Verified Commit 2f3c2647 authored by Thomas Haller's avatar Thomas Haller
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nmcli/docs: fix address order in ipv46.addresses documentation for `man nm-settings-nmcli`

For IPv4, the order is not like for IPv6. Of course not.

Fixes: 7aa4ad0f ('nmcli/docs: better describe ipv[46].addresses in `man nm-settings-nmcli`')
parent c380893d
Pipeline #384630 passed with stages
in 50 minutes and 35 seconds
......@@ -953,7 +953,7 @@ nm_setting_ip4_config_class_init(NMSettingIP4ConfigClass *klass)
* format: a comma separated list of addresses
* description: A list of IPv4 addresses and their prefix length. Multiple addresses
* can be separated by comma. For example "192.168.1.5/24, 10.1.0.5/24".
* The addresses are listed in increasing priority, meaning the last address will
* The addresses are listed in decreasing priority, meaning the first address will
* be the primary address.
* ---end---
*/
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......@@ -226,7 +226,7 @@
#define DESCRIBE_DOC_NM_SETTING_IP_TUNNEL_REMOTE N_("The remote endpoint of the tunnel; the value must contain an IPv4 or IPv6 address.")
#define DESCRIBE_DOC_NM_SETTING_IP_TUNNEL_TOS N_("The type of service (IPv4) or traffic class (IPv6) field to be set on tunneled packets.")
#define DESCRIBE_DOC_NM_SETTING_IP_TUNNEL_TTL N_("The TTL to assign to tunneled packets. 0 is a special value meaning that packets inherit the TTL value.")
#define DESCRIBE_DOC_NM_SETTING_IP4_CONFIG_ADDRESSES N_("A list of IPv4 addresses and their prefix length. Multiple addresses can be separated by comma. For example \"192.168.1.5/24, 10.1.0.5/24\". The addresses are listed in increasing priority, meaning the last address will be the primary address.")
#define DESCRIBE_DOC_NM_SETTING_IP4_CONFIG_ADDRESSES N_("A list of IPv4 addresses and their prefix length. Multiple addresses can be separated by comma. For example \"192.168.1.5/24, 10.1.0.5/24\". The addresses are listed in decreasing priority, meaning the first address will be the primary address.")
#define DESCRIBE_DOC_NM_SETTING_IP4_CONFIG_DAD_TIMEOUT N_("Timeout in milliseconds used to check for the presence of duplicate IP addresses on the network. If an address conflict is detected, the activation will fail. A zero value means that no duplicate address detection is performed, -1 means the default value (either configuration ipvx.dad-timeout override or zero). A value greater than zero is a timeout in milliseconds. The property is currently implemented only for IPv4.")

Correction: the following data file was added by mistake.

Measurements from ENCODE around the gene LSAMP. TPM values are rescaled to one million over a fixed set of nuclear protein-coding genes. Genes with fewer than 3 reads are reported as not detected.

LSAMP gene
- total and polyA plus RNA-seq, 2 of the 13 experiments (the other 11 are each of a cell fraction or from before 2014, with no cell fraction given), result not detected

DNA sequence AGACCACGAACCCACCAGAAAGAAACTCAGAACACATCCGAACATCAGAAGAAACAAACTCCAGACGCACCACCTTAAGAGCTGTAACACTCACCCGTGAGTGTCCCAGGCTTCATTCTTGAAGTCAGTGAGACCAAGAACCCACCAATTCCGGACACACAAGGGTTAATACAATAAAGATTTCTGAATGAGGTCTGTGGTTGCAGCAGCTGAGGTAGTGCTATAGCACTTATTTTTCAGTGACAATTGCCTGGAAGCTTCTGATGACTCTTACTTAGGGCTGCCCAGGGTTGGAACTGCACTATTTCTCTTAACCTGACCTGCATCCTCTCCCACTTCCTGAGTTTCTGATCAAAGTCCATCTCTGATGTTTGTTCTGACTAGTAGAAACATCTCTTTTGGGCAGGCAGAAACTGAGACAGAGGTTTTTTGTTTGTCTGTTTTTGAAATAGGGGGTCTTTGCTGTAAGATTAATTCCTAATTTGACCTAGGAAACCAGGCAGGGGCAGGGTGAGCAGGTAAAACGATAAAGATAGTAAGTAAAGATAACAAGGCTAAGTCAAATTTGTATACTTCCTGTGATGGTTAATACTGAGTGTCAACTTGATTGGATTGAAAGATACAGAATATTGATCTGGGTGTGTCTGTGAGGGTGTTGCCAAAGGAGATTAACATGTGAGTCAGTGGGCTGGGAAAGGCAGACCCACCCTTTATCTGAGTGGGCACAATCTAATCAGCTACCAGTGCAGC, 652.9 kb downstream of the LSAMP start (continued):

#define DESCRIBE_DOC_NM_SETTING_IP4_CONFIG_DHCP_CLIENT_ID N_("A string sent to the DHCP server to identify the local machine which the DHCP server may use to customize the DHCP lease and options. When the property is a hex string ('aa:bb:cc') it is interpreted as a binary client ID, in which case the first byte is assumed to be the 'type' field as per RFC 2132 section 9.14 and the remaining bytes may be an hardware address (e.g. '01:xx:xx:xx:xx:xx:xx' where 1 is the Ethernet ARP type and the rest is a MAC address). If the property is not a hex string it is considered as a non-hardware-address client ID and the 'type' field is set to 0. The special values \"mac\" and \"perm-mac\" are supported, which use the current or permanent MAC address of the device to generate a client identifier with type ethernet (01). Currently, these options only work for ethernet type of links. The special value \"ipv6-duid\" uses the DUID from \"ipv6.dhcp-duid\" property as an RFC4361-compliant client identifier. As IAID it uses \"ipv4.dhcp-iaid\" and falls back to \"ipv6.dhcp-iaid\" if unset. The special value \"duid\" generates a RFC4361-compliant client identifier based on \"ipv4.dhcp-iaid\" and uses a DUID generated by hashing /etc/machine-id. The special value \"stable\" is supported to generate a type 0 client identifier based on the stable-id (see connection.stable-id) and a per-host key. If you set the stable-id, you may want to include the \"${DEVICE}\" or \"${MAC}\" specifier to get a per-device key. If unset, a globally configured default is used. If still unset, the default depends on the DHCP plugin.")